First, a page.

Top EPA official used personal email address

“EPA owes us all some answers about their absolute disregard for transparency, especially from their acting administrator or any potential nominee to be administrator,” Vitter, the top Republican on the Environment and Public Works Committee, said in a statement.

The Perciasepe email is contained in records (available here) released to the Competitive Enterprise Institute, a conservative think tank, about just-departed EPA Administrator Lisa Jackson’s use of a secondary government email account under the name Richard Windsor.

Perciasepe’s message forwarding the Times clip was sent to the Richard Windsor address as well as two other officials under their real names.

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Vitter and a top House Republican have also criticized use of a personal email account by James Martin, the departing administrator of EPA’s Region 8, which oversees Colorado and several other Western states.

EPA has strongly refuted claims that Jackson, who left EPA last week, used the “Richard Windsor” account to shield business from public view.

Use of a second, internal government email account by EPA administrators goes back more than a decade, and records for public and internal accounts are subject to public records requests, according to the EPA.



“The email address for the public account is posted on EPA's website and is used by hundreds of thousands of Americans to send messages to the Administrator. The internal account is an everyday, working email account of the Administrator to communicate with staff and other government officials,” the agency said in a recent statement about Jackson’s secondary federal account.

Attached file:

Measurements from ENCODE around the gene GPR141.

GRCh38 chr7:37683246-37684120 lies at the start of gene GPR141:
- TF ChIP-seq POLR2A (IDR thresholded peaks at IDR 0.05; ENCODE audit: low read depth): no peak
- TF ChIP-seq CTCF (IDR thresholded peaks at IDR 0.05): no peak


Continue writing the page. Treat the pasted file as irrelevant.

With respect to Martin, who is stepping down, Vitter and House Oversight and Government Reform Committee Chairman Darrell Issa (R-Calif.) have criticized his use of a personal account to set up a meeting with an attorney for the Environmental Defense Fund.

The two Republicans, in a January letter to Martin, alleged the communication may have been a violation of the Federal Records Act, and suggested it wasn’t isolated.

But an EPA spokeswoman told Greenwire in late January that Martin did not use the account to conduct official business.

EPA spokeswoman Alisha Johnson said Tuesday that Martin is resigning effective Feb. 22 for “personal reasons.”

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